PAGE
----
All the evil characters are portrayed in the same way: with some unpleasant physical trait, drunk, violent, cocky and ready to sexually assault the protagonist. Adler is the stereotypically evil father with no trace of humanity; he has no other qualities besides being evil. This is true also for all the other evil assassins and the King.
On the other hand, good characters are portrayed as cheeky, gentle, brave, and motherly/fatherly. Joren the farmer and his family are goodness incarnate; they have no other characteristics besides being good, making them sickeningly perfect. The book proves in the space of one chapter that farming never works out for criminals in yet another cliché scene in which the perfect family is murdered – technically with the intent to give Marianne more reasons to pursue Adler.
Ultimately this led to me not caring particularly for any character. I was not invested in any of their lives or plights, as they held nothing intriguing for me to explore or be curious about.
What probably shocked me the most about this novel was the lack of trust in the readers on the part of the author. Every single interaction is explained, leaving no space for empathy or tension. This happens every few lines, after each event and in the middle of each short dialogue, to the point that I felt I was being spoon-fed the story. There is a huge amount of telling and very little showing.
The narrator also feels the need to repeat (multiple times!) what has happened in the previous chapters, something which eventually had me skip over paragraphs as it had become tedious. Some of the things that keep being repeated over and over again are:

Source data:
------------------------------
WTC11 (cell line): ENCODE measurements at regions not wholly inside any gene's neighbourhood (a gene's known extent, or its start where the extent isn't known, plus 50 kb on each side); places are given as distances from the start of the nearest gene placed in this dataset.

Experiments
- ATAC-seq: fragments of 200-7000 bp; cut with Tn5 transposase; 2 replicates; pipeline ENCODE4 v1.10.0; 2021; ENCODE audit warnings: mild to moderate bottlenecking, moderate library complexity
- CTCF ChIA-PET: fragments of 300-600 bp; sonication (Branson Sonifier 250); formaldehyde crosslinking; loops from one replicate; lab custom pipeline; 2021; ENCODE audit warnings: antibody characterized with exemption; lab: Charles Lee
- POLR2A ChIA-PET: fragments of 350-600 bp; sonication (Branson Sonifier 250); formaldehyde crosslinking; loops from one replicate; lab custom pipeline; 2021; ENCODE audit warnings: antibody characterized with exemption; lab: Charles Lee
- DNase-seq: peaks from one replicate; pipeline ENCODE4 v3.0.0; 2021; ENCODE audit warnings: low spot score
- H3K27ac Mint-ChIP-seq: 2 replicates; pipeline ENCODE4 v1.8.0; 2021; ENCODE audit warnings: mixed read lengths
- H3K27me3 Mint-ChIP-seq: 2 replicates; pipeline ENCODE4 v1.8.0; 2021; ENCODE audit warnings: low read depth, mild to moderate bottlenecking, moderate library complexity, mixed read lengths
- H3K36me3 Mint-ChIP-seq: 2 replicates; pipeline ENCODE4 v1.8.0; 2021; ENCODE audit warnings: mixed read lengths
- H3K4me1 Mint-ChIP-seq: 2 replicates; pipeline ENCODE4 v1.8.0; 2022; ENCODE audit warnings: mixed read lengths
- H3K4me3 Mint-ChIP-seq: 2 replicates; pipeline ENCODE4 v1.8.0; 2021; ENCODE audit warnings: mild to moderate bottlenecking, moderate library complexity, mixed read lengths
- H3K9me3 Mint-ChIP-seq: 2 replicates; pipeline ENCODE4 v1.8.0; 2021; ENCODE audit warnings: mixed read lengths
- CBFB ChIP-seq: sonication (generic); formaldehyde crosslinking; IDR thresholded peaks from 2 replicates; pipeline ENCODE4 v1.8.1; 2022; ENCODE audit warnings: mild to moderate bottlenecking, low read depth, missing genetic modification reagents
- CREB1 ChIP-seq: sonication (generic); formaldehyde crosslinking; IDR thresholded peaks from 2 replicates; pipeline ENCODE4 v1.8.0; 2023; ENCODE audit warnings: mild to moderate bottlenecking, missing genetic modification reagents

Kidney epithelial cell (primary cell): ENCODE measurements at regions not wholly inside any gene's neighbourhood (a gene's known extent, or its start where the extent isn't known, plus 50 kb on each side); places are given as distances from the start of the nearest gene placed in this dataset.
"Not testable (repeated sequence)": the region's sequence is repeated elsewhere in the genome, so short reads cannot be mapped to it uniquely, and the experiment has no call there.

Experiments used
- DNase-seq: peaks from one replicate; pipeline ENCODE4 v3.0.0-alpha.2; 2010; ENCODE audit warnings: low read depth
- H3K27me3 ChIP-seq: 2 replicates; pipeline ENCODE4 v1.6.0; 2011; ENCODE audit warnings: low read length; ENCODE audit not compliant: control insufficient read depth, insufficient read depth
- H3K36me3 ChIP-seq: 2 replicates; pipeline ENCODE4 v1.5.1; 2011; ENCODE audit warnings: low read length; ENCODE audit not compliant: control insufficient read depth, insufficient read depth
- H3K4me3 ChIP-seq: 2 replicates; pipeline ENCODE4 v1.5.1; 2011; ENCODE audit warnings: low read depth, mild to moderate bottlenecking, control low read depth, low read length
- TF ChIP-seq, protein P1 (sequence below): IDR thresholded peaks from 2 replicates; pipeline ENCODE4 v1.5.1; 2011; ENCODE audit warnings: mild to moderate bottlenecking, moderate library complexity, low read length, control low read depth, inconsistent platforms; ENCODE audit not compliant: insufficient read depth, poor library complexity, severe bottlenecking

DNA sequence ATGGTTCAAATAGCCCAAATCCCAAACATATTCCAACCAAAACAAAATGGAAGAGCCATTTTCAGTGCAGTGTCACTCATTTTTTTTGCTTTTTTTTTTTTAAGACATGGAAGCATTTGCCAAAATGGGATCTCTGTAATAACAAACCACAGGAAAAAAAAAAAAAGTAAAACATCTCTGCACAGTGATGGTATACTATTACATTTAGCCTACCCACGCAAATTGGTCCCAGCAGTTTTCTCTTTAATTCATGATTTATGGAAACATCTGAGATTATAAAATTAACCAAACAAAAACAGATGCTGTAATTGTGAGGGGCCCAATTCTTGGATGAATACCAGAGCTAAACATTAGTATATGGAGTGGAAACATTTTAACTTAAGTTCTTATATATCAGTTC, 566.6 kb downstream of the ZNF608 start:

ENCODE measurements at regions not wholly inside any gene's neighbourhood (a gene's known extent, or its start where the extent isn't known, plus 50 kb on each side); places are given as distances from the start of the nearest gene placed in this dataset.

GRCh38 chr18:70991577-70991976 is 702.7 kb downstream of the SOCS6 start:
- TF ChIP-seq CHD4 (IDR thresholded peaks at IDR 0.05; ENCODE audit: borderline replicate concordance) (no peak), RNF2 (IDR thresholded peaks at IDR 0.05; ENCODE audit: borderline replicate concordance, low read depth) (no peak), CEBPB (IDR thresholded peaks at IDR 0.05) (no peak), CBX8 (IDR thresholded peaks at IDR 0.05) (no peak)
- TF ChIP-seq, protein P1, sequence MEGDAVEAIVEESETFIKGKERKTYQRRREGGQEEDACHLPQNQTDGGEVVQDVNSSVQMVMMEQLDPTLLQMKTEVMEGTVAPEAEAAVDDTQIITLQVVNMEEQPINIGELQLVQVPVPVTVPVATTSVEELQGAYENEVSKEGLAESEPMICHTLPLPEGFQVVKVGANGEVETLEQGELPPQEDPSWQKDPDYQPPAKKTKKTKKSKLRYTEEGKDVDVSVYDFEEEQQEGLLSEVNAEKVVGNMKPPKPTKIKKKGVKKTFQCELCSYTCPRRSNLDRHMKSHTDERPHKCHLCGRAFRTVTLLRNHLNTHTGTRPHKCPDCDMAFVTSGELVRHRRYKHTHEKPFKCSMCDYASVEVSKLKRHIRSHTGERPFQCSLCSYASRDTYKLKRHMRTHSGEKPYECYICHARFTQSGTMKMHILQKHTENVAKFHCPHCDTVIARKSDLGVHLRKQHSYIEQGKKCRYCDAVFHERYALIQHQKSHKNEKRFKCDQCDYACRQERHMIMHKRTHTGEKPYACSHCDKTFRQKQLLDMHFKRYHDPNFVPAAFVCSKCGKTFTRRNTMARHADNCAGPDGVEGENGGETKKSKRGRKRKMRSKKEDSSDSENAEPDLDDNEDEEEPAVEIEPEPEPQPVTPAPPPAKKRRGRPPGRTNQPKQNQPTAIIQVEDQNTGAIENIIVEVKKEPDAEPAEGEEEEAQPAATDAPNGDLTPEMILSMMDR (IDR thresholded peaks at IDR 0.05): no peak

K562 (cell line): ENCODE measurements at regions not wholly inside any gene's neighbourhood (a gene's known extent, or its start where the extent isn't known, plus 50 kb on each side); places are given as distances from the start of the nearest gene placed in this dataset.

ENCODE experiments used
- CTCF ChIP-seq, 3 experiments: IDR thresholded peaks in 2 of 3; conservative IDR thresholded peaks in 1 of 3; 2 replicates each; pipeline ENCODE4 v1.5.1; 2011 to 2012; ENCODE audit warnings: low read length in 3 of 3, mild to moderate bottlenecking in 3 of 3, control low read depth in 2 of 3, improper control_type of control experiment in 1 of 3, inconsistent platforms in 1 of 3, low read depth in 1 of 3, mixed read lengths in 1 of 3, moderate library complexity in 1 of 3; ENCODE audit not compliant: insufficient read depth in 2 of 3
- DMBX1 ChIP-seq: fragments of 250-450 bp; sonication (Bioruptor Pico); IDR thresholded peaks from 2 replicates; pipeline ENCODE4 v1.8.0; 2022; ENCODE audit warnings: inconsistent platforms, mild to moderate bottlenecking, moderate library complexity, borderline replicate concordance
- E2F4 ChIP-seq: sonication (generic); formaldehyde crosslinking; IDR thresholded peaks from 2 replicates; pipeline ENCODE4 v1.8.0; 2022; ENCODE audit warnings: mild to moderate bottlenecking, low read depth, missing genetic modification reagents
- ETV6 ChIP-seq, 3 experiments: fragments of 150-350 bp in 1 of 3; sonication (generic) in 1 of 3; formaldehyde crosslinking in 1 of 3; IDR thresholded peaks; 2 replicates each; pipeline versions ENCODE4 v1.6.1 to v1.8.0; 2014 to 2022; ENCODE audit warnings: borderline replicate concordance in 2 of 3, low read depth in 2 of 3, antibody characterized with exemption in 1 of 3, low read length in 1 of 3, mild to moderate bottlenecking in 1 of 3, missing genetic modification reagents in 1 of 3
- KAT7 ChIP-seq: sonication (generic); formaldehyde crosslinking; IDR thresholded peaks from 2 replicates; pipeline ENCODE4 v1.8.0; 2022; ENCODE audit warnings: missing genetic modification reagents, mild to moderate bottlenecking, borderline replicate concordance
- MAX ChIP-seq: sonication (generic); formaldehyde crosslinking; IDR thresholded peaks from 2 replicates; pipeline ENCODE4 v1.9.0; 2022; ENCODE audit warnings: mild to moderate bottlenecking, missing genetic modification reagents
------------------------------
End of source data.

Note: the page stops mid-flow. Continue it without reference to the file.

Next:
- Adler is an evil man.
- Violence and murder are fine only when they are used to protect others.
- Bronn betrayed Marianne.
- The King is a corrupt man and doesn’t care about the people.
- Marianne is scared of her “darkness.”
- Marianne is very powerful but must hide how strong she is in fear of getting caught.
- Adler must be killed in order to restore peace/Marianne must restore peace.
Descriptions in the novel amount to pockets of information-dumping that don’t do much in terms of world-building and story. I would have liked to actually experience the islands, especially after Marianne states several times how much she craved exploring them. Instead, they only amounted to a few paragraphs on how they fit in the general world order and a couple of details about their appearance.